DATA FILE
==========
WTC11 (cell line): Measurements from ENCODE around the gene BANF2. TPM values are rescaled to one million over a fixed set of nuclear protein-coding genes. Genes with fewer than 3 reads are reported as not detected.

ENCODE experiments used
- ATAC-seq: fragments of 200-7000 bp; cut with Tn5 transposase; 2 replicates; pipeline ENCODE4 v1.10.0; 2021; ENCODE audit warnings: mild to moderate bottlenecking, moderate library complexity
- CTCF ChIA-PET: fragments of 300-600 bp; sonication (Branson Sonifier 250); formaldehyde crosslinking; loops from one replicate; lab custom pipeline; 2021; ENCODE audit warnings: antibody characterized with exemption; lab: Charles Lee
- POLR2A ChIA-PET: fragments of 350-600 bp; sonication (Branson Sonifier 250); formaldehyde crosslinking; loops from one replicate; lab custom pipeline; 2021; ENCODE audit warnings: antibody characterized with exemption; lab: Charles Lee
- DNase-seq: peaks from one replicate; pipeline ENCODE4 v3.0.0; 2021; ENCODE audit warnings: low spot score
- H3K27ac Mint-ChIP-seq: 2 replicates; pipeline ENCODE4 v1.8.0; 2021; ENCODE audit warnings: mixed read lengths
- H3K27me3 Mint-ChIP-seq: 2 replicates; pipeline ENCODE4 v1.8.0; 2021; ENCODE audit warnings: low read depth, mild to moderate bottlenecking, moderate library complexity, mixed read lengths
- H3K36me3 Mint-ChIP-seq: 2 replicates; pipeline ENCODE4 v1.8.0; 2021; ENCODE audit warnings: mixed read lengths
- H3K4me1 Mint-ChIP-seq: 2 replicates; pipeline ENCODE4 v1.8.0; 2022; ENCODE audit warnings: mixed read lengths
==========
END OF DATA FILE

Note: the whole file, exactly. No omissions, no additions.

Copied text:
WTC11 (cell line): Measurements from ENCODE around the gene BANF2. TPM values are rescaled to one million over a fixed set of nuclear protein-coding genes. Genes with fewer than 3 reads are reported as not detected.

ENCODE experiments used
- ATAC-seq: fragments of 200-7000 bp; cut with Tn5 transposase; 2 replicates; pipeline ENCODE4 v1.10.0; 2021; ENCODE audit warnings: mild to moderate bottlenecking, moderate library complexity
- CTCF ChIA-PET: fragments of 300-600 bp; sonication (Branson Sonifier 250); formaldehyde crosslinking; loops from one replicate; lab custom pipeline; 2021; ENCODE audit warnings: antibody characterized with exemption; lab: Charles Lee
- POLR2A ChIA-PET: fragments of 350-600 bp; sonication (Branson Sonifier 250); formaldehyde crosslinking; loops from one replicate; lab custom pipeline; 2021; ENCODE audit warnings: antibody characterized with exemption; lab: Charles Lee
- DNase-seq: peaks from one replicate; pipeline ENCODE4 v3.0.0; 2021; ENCODE audit warnings: low spot score
- H3K27ac Mint-ChIP-seq: 2 replicates; pipeline ENCODE4 v1.8.0; 2021; ENCODE audit warnings: mixed read lengths
- H3K27me3 Mint-ChIP-seq: 2 replicates; pipeline ENCODE4 v1.8.0; 2021; ENCODE audit warnings: low read depth, mild to moderate bottlenecking, moderate library complexity, mixed read lengths
- H3K36me3 Mint-ChIP-seq: 2 replicates; pipeline ENCODE4 v1.8.0; 2021; ENCODE audit warnings: mixed read lengths
- H3K4me1 Mint-ChIP-seq: 2 replicates; pipeline ENCODE4 v1.8.0; 2022; ENCODE audit warnings: mixed read lengths